Historians have estimated the number of people killed in the eleven major wars and revolutions starting with the Battle of the Marne and ending with the bombing of Nagasaki to range from 100 to 150 million people. In the wake of what is humanity’s most murderous generation, the newly formed United Nations adopted the Universal Declaration of Human Rights (UDHR) in December, 1948.
The then-58 members of the United Nations pledged to promote, respect, and observe universal human rights and fundamental freedoms. The world’s democracies made significant progress in the generation that followed. Canada’s major achievements include the Canada Pension Plan, Medicare, and the Charter of Rights and Freedoms.
Commitments to the UDHR began to soften globally with the rise of an economic ideology epitomized by expressions such as ‘there’s no such thing as society’ (Thatcher, 1982) and ‘It’s the economy, stupid’ (Clinton, 1992). The mantra ‘trickle-down economics’ pushed governments to pursue UDHR Article 17 (the right to own, and not be arbitrarily deprived of property) as a preeminent right, all but abandoning the UDHR’s leading principle that human beings ‘should act towards one another in a spirit of brotherhood’.
This ideology produce ever-growing inequities in wealth and earnings, and with that spawned a politics of radical nationalism. That trend is growing in democracies around the world; the upswing of demagoguery is a global phenomenon. Canada is not an exception. Earlier this year two neighbouring provinces governed by parties holding to compatible political philosophies plunged into a vicious and bitter quarrel, incapable of civilized discussion. The shift of emphasis from respect for human rights and fundamental freedoms to demagoguery is not a democratic failing. The belief that government of, by, and for the people must invariably lead to equality and fairness for all is rather credulous. Democracy is not one single value. Democracy is a way of organizing a plurality of values. A principal democratic value is reflected in philosopher Hannah Arendt’s notion of ‘the right to have rights’.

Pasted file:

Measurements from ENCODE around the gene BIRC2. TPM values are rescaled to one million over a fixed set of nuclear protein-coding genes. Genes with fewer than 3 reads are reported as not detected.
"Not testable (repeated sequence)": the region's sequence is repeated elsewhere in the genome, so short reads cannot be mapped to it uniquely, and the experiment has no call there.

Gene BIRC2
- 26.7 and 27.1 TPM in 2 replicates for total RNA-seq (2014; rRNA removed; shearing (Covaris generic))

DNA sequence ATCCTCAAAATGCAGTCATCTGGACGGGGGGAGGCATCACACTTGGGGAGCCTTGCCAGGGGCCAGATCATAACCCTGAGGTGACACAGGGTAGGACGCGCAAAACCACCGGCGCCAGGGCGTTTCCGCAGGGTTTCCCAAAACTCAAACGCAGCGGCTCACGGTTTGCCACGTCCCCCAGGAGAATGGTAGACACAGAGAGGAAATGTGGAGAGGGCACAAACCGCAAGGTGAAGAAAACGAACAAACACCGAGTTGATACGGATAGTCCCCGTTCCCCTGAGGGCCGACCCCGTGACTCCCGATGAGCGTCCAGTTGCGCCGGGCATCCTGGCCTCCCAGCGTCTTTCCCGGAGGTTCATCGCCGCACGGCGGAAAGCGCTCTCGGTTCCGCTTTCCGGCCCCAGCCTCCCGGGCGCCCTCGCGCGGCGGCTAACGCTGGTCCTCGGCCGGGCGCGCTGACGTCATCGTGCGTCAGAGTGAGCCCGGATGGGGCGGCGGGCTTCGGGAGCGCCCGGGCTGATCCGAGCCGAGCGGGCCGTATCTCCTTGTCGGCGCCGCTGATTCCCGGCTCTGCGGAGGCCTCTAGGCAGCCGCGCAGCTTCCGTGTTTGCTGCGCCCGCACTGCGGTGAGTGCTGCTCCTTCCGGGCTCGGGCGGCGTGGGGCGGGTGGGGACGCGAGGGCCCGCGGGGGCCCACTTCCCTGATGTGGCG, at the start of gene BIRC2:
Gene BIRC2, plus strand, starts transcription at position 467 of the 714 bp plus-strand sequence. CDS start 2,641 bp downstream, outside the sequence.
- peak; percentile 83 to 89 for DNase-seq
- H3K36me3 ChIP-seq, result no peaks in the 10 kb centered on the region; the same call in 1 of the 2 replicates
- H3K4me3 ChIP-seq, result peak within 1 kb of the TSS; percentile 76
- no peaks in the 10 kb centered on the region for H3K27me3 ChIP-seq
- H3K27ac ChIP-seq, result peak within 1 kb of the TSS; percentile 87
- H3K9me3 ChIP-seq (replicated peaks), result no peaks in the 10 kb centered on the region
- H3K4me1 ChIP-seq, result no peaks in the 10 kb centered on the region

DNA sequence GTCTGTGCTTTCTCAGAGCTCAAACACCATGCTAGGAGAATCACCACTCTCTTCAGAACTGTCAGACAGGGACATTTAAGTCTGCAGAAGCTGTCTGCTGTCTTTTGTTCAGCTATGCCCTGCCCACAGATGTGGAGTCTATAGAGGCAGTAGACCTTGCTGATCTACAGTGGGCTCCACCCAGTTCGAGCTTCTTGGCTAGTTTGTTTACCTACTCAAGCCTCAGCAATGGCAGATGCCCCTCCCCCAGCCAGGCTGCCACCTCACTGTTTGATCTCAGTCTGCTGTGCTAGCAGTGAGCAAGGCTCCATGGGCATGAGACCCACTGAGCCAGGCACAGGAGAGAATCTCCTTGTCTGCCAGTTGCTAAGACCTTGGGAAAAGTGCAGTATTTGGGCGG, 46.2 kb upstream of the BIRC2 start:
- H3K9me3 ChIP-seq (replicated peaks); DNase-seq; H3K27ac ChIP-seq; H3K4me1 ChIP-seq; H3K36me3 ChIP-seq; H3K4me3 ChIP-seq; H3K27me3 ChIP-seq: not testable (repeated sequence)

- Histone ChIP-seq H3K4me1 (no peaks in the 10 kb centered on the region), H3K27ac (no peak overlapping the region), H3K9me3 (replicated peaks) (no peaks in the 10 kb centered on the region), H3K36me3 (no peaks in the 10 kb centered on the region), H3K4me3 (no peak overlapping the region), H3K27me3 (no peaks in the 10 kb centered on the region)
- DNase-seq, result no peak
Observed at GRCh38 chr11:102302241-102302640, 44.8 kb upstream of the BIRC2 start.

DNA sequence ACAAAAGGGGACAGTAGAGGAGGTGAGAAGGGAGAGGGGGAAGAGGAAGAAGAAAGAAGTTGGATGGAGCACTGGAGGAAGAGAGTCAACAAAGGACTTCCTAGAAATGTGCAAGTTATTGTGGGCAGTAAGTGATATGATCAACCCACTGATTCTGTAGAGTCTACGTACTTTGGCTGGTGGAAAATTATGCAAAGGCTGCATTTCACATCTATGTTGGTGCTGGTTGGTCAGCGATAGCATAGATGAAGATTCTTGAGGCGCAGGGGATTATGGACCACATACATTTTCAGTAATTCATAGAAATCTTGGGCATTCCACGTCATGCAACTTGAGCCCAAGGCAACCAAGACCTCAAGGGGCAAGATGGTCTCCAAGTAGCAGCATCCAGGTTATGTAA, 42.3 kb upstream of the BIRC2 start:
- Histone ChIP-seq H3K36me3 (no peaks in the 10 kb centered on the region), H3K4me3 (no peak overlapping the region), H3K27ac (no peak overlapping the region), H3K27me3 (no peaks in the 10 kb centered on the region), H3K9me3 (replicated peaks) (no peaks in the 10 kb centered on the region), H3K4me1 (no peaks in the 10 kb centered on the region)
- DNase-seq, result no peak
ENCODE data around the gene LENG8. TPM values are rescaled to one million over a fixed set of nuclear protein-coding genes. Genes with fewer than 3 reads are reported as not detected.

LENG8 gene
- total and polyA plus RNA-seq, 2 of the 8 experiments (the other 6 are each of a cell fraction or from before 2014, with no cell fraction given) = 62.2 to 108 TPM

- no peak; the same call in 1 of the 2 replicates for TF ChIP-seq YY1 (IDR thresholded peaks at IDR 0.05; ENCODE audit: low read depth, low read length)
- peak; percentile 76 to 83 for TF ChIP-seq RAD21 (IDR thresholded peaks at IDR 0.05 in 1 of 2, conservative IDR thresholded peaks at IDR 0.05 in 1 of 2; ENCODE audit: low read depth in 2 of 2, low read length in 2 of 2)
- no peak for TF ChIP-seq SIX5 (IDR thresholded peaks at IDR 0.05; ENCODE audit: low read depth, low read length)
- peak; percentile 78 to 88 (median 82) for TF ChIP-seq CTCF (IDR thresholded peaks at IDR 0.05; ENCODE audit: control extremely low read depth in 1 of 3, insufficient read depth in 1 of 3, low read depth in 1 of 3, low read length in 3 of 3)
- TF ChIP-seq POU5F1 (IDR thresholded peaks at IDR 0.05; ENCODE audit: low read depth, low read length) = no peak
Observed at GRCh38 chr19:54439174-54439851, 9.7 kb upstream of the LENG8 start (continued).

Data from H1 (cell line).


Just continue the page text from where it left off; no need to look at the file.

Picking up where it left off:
Some UDHR articles contain a potential for conflict. Does the right to food, clothing, housing and medical care (Art. 25) impose an obligation on the state? Can the state impose the taxation needed to meet that obligation without offending a person’s right not to be arbitrarily deprived of property (Art. 17)? Some UDHR articles have broad implications (Art. 3: Everyone has the right to life, liberty and security of person) while others are more specific (Art. 22: Everyone has the right to a standard of living adequate for the health and well-being of himself and of his family).
Every one of the UDHR articles depicts a distinct value. It is inevitable that conflicts will arise in the promotion of the values inherent in fundamental rights. How democracy organizes the plurality of UDHR values, how it deals with inevitable conflicts, and how it apportions the burden and benefits depends on how democratic systems are organized and structured. Responding to these conflicts and finding fair and reasonable compromise solutions, is what politics is all about.
We need to rethink the way we do politics. Changing the electoral system is a good start.